Hong Kong health care and hospitals

Hong Kong patient left on operating table for hours after doctor leaves to perform surgery at another hospital

Queen Mary Hospital launches investigation after employee alleges that transplant procedure was ‘paused’ with recipient’s abdomen already opened

PUBLISHED : Thursday, 26 October, 2017, 8:57am
UPDATED : Thursday, 26 October, 2017, 3:19pm

A senior surgeon allegedly left a patient undergoing a liver transplant on the operating table for three hours, so he could perform a surgery in another Hong Kong hospital.

Dr Kelvin Ng Kwok-chai was supervising Dr Tiffany Wong Cho-lam, the patient’s chief surgeon, at Queen Mary Hospital in Pok Fu Lam, according to a report by Chinese-language newspaper Apple Daily.

Ng, who practises privately and works part-time for liver transplant centre, is eligible to work for other hospitals.

On October 13, a liver from a deceased donor was extracted at Prince of Wales Hospital in Sha Tin at 2pm. It was transferred to Queen Mary, where the recipient was waiting.

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Ng, also a part-time associate professor in the University of Hong Kong’s department of surgery, left the theatre without providing details at 3.25pm, when the recipient’s abdomen had been “opened”, with her liver not yet removed.

The donor’s liver reached the hospital about five minutes after Ng left.

Wong and another participating surgeon also left the theatre after examining the liver. The recipient was then monitored by the nursing staff and the anaesthetist.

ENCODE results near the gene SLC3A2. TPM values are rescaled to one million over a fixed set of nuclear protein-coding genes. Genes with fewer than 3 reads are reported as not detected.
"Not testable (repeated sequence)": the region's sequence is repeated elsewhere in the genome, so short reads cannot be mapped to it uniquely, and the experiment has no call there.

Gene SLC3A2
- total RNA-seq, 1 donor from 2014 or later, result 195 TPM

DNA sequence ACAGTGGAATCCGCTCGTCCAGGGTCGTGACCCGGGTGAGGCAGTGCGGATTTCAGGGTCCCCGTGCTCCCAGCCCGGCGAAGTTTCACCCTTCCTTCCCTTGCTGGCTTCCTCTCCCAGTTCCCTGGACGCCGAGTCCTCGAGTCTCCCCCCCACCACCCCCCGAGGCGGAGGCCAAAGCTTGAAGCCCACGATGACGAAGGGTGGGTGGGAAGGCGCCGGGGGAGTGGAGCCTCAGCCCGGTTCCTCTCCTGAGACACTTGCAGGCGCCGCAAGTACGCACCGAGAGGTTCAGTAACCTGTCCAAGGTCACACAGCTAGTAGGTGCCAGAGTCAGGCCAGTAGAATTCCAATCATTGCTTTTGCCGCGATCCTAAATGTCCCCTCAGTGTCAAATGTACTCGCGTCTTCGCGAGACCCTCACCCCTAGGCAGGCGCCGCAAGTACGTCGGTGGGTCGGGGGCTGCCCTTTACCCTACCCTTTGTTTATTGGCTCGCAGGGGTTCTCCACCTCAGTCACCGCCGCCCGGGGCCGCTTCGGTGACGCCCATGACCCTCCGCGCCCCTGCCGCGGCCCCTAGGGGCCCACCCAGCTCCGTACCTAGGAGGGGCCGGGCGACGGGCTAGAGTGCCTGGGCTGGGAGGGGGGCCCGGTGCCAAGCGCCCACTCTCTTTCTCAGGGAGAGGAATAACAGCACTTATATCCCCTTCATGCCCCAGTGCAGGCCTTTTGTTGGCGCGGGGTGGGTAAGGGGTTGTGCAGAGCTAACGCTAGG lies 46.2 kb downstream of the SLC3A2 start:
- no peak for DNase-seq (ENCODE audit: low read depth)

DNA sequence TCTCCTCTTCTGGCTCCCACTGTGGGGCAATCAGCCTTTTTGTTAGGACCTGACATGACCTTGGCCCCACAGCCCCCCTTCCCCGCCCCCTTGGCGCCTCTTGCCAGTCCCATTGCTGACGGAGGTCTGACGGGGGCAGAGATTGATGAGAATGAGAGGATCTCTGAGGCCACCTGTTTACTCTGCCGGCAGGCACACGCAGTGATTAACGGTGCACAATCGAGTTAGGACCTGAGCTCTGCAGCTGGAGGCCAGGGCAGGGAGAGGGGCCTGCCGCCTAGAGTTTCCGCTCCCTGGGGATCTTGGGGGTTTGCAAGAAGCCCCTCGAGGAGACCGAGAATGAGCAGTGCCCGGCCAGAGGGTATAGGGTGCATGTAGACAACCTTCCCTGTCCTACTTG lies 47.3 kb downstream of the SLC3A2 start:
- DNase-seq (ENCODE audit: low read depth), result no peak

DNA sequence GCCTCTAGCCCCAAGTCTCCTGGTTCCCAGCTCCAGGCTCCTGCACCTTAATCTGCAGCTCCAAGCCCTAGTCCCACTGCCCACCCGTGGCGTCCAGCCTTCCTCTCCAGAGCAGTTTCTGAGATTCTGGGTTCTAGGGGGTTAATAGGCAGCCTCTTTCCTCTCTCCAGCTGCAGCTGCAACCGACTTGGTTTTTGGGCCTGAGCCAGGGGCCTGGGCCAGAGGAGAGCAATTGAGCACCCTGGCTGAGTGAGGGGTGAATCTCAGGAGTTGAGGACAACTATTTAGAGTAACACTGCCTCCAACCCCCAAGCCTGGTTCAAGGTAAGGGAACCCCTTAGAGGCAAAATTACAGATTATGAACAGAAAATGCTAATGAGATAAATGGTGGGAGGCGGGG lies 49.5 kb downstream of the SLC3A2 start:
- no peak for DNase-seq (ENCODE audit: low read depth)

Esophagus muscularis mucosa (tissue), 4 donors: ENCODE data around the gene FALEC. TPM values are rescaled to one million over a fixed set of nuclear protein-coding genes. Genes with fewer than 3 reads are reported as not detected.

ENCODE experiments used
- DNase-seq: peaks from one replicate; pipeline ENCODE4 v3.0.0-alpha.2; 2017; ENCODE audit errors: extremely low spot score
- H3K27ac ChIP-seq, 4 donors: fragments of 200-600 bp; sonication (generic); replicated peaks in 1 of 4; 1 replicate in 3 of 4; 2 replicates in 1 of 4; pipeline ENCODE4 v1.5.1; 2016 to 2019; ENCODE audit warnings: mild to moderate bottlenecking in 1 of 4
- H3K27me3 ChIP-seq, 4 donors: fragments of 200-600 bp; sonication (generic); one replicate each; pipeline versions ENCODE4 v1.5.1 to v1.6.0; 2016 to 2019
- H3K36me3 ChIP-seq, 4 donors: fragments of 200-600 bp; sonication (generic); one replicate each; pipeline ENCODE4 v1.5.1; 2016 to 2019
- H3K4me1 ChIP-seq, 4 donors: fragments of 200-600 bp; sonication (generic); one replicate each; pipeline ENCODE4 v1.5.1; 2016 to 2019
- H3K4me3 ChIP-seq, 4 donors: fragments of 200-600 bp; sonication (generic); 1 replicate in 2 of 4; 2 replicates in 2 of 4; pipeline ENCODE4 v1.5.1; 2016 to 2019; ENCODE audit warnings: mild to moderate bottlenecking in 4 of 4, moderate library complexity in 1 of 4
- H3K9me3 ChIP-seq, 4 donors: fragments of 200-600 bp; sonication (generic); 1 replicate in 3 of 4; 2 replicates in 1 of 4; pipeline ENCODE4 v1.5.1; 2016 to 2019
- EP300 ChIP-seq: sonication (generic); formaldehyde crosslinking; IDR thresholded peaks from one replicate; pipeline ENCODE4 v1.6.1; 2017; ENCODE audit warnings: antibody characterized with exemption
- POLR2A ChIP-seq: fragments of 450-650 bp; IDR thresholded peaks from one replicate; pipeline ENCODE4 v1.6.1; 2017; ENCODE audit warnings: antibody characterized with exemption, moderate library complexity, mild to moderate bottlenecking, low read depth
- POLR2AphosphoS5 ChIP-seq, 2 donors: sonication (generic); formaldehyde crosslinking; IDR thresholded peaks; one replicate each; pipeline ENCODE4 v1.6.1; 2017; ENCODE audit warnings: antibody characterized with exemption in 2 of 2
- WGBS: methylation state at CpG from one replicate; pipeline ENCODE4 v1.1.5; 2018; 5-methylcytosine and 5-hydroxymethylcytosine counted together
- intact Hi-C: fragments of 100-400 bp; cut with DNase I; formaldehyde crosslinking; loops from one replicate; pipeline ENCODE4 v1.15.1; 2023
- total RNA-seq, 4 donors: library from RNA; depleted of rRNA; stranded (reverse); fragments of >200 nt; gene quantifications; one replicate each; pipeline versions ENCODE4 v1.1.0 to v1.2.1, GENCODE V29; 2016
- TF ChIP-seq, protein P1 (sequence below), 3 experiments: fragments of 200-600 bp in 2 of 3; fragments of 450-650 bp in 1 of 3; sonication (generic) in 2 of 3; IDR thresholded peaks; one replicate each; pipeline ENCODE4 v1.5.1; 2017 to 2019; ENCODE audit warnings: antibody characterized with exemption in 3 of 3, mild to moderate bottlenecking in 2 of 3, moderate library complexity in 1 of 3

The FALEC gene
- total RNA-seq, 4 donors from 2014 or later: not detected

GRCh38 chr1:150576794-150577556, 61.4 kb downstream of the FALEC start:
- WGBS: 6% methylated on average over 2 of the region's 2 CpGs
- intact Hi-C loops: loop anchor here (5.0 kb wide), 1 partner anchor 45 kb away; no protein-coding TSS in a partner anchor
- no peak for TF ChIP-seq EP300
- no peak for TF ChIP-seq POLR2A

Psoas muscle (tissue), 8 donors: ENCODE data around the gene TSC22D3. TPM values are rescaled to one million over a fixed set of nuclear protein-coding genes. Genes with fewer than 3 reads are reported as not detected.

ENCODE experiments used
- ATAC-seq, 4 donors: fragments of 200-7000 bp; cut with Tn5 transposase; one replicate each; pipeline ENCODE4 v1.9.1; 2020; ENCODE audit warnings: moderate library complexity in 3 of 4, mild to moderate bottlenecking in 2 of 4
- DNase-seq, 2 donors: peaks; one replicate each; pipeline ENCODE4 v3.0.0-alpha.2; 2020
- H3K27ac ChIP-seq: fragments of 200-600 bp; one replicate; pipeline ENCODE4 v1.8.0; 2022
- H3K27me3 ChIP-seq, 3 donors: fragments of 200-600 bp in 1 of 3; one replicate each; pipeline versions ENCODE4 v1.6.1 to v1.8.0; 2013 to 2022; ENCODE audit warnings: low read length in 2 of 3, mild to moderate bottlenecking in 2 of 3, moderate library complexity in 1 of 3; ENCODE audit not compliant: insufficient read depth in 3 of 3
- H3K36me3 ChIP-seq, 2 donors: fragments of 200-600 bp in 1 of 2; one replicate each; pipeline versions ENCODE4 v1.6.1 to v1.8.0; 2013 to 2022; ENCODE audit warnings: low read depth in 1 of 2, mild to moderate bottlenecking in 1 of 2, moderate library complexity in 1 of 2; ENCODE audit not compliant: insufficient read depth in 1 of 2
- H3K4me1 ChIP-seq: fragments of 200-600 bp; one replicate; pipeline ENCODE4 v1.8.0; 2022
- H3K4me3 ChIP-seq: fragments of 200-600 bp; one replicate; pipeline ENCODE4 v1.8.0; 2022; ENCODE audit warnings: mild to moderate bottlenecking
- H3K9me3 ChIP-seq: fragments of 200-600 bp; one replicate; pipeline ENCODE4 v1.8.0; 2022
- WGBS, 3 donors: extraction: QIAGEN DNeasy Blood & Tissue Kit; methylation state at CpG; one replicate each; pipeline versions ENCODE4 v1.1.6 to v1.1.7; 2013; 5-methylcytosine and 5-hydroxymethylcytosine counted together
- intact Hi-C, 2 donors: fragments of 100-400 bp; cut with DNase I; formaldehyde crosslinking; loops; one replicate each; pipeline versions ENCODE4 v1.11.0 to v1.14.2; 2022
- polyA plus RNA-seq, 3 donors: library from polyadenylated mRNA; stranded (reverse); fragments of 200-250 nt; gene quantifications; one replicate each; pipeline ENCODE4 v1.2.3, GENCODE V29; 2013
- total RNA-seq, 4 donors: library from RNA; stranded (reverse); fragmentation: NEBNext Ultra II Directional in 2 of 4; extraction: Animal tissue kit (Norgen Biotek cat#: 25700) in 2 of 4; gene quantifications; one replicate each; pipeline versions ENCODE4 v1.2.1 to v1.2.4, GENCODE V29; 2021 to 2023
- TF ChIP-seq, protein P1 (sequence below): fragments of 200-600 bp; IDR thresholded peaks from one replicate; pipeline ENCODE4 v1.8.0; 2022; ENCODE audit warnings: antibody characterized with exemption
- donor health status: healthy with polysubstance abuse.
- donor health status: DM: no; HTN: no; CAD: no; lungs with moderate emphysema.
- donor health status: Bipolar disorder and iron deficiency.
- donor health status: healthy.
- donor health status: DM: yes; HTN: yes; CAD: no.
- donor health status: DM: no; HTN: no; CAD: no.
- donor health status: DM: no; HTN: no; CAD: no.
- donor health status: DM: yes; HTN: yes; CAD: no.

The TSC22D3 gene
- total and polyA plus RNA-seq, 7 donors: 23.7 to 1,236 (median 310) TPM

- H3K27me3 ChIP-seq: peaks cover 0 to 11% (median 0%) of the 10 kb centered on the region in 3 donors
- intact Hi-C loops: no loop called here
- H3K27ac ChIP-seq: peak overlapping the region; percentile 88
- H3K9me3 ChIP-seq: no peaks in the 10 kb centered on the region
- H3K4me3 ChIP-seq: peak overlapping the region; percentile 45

Ng, who said he would return by 5pm, did not arrive back to Queen Mary Hospital until 6.30pm. The transplant was completed at about 10pm.

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The recipient was stable after the surgery, a hospital spokesman said on Wednesday.

The spokesman said an employee made a report on October 18 that a liver transplant on October 13 had been “paused” for a period of time.

“The hospital is very concerned about the [employee’s] report and has launched an investigation,” the spokesman said.

The spokesman did not elaborate, saying that a probe was under way, adding that if there were unnecessary delays that affected the safety of a patient and the quality of a surgery, the hospital would take the matter seriously.

Ng and Wong could not be reached by the Post on Wednesday.

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The centre’s director, Professor Lo Chung-mau, also chief of HKU’s liver transplant division, said that generally speaking a liver transplant surgery could be paused for three to four hours for various reasons.

But he described the reason in this case as “unsatisfactory”, as the operation was paused while waiting for a surgeon.

Lo said that the chief surgeon could have made a better decision.

“Dr Wong could have sought help from another doctor rather than waiting for Dr Ng, even though the patient was assessed to be stable at the time,” he said.

Lo added that Ng had served in an assisting role, not supervising, in the surgery.

He did not comment on whether it was appropriate for Ng to leave during the course of an operation.

“Not all doctors could stay from the beginning till the end, it really depends on the manpower arrangement,” Lo said.